As you likely know, Eric and I are moving through the Pioneer/Executive wing of the HoME. And as you might guess, conversations about particular nominees can occasionally get emotional, even heated. We didn’t get to that point when discussing Bud Selig recently. Perhaps that’s because I realized that I was wrong.
I’ll give you the shortened, over-simplified version of our recent conversation about Bud Selig.
MILLER: I think we should really consider Bud for the HoME.
ERIC: Why? He wasn’t good for the game.
MILLER: Well, he was the first Commissioner whose job it was to be good for the owners, not specifically good for the game. And he was great at that.
ERIC: Yeah, but he wasn’t good for the game.
MILLER: But that wasn’t his job.
Just to reiterate, that’s a shortened and over-simplified version of the conversation. Eric’s a lot more articulate than that. Me? Well…
Anyway, I’m here to say that I was wrong about Bud Selig. He should not, and he will not, become a member of the Hall of Miller and Eric. The reason is simple. Eric is right. Selig wasn’t good for the game. While he left the owners better off than they were when his tenure began, he didn’t leave the game better off. It didn’t matter what his job was, just as it doesn’t matter what Trevor Hoffman’s job was. For us, neither Selig nor Hoffman brought enough value to the table.
In 1979 Time Magazine named Ayatollah Khomeini its Man of the Year (the award became known as Person of the Year in 1999). Before that Hitler, Stalin, and Khrushchev earned the same distinction. See, they can make such selections because they’re talking about impact. That’s not all we’re doing.
(Just as an aside, if you select the person above who you think is least bad, and you subtract 99% of his badness, he’s still worse than Bud Selig. I’m comparing our job to that of Time, not our candidate to theirs).
Anyway, back to our program. Yes, Bud Selig had a tremendous impact on the game of baseball. There was record attendance during his tenure. And yes, revenues went up by 400% during while he oversaw the game. But those things didn’t help us, the fans. Nor did they make the game better. They helped the owners. They helped the billionaires.
Now I’m not the type of person who begrudges billionaires making more billions. I’m really not. Nor am I against them treating the game I love like a business and hiring, essentially, a CEO to run that business. What I am against is saying that impact on the owners is enough to get someone into the Hall of Miller and Eric. Hell, even greatness in that regard isn’t enough. Bud Selig was pretty great at his job. But his job wasn’t necessarily great for the game.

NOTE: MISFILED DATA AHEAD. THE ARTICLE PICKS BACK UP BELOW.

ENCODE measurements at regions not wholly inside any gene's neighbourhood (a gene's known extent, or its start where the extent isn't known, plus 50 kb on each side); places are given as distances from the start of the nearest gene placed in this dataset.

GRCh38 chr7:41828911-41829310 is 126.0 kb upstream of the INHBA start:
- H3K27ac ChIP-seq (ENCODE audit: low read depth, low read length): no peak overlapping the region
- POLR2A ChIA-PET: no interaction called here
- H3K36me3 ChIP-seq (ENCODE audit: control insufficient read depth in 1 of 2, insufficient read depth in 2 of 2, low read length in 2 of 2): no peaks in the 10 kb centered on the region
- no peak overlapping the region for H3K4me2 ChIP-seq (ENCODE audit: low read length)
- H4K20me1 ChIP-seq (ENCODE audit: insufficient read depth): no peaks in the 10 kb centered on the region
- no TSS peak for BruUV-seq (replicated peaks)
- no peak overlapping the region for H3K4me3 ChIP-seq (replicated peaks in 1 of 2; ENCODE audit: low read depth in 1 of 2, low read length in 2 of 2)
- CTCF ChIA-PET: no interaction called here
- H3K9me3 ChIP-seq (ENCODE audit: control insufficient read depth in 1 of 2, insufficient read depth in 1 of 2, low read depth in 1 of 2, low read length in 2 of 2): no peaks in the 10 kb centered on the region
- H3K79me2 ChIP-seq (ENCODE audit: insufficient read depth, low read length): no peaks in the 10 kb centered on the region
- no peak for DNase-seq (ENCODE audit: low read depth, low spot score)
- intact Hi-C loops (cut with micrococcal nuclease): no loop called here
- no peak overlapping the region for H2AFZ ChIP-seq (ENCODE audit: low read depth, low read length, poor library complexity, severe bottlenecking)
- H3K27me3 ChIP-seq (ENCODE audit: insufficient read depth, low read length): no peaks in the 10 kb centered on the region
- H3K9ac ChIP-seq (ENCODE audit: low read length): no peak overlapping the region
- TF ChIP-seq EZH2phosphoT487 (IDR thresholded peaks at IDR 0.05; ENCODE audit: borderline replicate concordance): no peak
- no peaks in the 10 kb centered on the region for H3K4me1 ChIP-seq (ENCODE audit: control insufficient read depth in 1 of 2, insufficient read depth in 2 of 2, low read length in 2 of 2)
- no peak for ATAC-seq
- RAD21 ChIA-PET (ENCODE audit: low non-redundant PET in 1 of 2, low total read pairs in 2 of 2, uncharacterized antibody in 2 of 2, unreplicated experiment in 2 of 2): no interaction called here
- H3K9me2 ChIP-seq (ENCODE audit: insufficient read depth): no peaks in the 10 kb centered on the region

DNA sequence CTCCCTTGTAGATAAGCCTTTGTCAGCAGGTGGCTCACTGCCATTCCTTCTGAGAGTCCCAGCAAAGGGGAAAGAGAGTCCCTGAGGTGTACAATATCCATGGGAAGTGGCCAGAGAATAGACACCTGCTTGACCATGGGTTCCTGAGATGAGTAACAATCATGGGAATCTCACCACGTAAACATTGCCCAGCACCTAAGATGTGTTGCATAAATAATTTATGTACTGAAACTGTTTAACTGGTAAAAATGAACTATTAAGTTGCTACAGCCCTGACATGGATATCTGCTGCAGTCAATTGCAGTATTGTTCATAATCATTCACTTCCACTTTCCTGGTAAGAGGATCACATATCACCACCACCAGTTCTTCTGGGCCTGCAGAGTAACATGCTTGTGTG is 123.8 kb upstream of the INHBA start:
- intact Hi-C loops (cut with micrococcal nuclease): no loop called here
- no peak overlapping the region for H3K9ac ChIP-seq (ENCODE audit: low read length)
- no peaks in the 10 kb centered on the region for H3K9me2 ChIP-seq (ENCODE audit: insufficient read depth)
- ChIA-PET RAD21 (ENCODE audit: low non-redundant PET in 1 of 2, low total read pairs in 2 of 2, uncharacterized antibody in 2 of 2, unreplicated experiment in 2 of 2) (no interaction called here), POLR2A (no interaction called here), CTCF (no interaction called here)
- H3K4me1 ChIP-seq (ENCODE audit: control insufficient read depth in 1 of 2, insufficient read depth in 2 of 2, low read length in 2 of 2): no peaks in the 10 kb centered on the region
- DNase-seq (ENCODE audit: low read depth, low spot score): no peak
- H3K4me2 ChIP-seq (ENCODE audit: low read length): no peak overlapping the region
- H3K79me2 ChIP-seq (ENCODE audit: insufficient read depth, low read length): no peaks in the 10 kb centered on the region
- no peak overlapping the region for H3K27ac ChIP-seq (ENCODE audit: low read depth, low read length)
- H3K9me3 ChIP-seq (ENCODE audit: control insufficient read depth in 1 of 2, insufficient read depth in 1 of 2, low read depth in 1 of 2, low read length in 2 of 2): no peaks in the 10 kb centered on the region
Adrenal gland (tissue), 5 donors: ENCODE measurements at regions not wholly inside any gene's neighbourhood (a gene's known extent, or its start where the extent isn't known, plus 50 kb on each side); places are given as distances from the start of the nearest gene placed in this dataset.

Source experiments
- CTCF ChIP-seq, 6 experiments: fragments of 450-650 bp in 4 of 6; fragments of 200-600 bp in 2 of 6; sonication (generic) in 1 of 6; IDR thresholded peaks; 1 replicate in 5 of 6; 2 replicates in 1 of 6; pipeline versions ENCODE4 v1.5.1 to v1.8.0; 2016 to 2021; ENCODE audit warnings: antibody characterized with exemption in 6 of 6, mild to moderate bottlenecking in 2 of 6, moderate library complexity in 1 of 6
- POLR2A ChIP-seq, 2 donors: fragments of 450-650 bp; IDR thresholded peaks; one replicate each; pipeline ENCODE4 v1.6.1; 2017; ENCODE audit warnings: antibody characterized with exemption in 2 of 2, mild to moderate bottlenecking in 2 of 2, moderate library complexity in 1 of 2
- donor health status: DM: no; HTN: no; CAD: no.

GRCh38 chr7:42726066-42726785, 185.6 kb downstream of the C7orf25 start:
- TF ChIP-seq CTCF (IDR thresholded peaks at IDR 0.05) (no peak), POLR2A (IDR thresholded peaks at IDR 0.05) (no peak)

What did Bud Selig do that was good for the game of baseball? Sure, there was unprecedented labor peace. But that was after he cancelled the World Series. Yes, he brought baseball to Tampa and Phoenix. He also brought it back to Washington. But he ripped it from Montreal, and I think he wanted to rip it from the Twin Cities as well. Yes, he expanded the playoffs. And now your team has more of a chance to win the World Series. But let’s not delude ourselves into believing that the prime motivating factor behind that decision was increased competition; it was money.
So did Selig do anything that helped the game? Sure. Here are a few things I think worked well.
- He deserves some credit for the World Baseball Classic. While I don’t care at all about this event, I do think it’s a net positive for the game, in that it brings MLB to countries around the world.
- Revenue sharing is a good idea, at least in theory. When more markets can compete, that’s generally a good thing.
- While I really dislike interleague play and favor the DH in both leagues, I do support the removal of the figure heads that were the AL and NL Presidents. And I think removing the league affiliation of umpires was a net positive.
- The very best thing Bud did for the game, in my opinion, is the second wild card team in each league. Doing so restored some degree of glory to the division title. Now if you don’t win your division, you really have a coin flip to get into the real playoffs. And you’ll likely be at a pitching disadvantage once you’re there.
Folks, that’s a very short list. Maybe it’s not comprehensive. Maybe you think there’s something else he did that merits praise.
Fine by me.
I admit that I don’t know enough to say whether or not Bud Selig should be in the Hall of Fame. Their criteria for election isn’t so clear. Criteria for the HoME makes more sense to me. To get in, you need to have made a positive impact on your team or the game. And this half of the HoME now agrees with the other half. Bud Selig will not be a HoMEr.